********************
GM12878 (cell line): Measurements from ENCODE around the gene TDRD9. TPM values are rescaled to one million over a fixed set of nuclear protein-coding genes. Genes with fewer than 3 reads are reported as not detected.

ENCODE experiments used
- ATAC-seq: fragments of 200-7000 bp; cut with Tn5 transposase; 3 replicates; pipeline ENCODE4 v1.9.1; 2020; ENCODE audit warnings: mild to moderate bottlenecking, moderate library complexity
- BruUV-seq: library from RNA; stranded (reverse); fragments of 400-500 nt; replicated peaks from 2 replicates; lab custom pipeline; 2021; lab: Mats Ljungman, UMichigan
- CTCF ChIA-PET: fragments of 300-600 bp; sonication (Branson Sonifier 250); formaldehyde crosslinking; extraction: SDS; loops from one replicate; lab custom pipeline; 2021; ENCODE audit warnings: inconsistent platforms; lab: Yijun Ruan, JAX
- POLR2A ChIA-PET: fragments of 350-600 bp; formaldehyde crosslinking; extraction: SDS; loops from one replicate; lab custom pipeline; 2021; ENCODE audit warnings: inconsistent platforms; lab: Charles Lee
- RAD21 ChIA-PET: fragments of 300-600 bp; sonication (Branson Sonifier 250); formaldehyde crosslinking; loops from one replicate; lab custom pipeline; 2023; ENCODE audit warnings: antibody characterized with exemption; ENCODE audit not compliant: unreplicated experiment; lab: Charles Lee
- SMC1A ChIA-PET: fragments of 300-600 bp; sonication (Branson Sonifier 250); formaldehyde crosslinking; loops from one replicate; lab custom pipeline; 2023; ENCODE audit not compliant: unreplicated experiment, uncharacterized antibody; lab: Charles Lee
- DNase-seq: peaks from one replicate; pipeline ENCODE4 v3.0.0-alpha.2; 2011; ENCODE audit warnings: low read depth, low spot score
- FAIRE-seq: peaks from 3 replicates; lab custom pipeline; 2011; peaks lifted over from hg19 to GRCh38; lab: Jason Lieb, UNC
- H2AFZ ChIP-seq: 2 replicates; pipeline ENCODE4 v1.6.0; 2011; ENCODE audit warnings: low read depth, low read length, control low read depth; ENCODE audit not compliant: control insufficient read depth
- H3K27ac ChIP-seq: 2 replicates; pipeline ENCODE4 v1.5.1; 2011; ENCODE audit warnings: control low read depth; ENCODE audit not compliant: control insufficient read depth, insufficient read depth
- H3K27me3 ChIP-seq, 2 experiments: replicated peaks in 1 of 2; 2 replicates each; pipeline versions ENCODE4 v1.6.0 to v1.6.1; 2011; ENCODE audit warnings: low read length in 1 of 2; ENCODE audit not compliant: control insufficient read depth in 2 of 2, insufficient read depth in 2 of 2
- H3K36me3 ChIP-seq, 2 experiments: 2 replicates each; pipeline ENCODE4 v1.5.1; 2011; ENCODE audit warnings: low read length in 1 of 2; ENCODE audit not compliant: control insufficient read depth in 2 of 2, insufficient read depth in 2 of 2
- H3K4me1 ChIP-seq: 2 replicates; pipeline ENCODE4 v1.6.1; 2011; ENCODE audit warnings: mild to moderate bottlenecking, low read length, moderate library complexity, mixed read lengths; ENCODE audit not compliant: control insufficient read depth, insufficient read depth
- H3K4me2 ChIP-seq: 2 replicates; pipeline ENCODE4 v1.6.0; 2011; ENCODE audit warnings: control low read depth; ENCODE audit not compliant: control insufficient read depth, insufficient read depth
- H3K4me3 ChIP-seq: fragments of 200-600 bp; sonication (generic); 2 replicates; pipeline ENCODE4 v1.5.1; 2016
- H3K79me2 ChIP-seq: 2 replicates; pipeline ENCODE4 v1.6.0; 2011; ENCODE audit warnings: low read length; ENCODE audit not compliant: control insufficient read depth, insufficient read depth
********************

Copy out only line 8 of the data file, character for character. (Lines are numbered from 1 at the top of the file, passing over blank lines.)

- SMC1A ChIA-PET: fragments of 300-600 bp; sonication (Branson Sonifier 250); formaldehyde crosslinking; loops from one replicate; lab custom pipeline; 2023; ENCODE audit not compliant: unreplicated experiment, uncharacterized antibody; lab: Charles Lee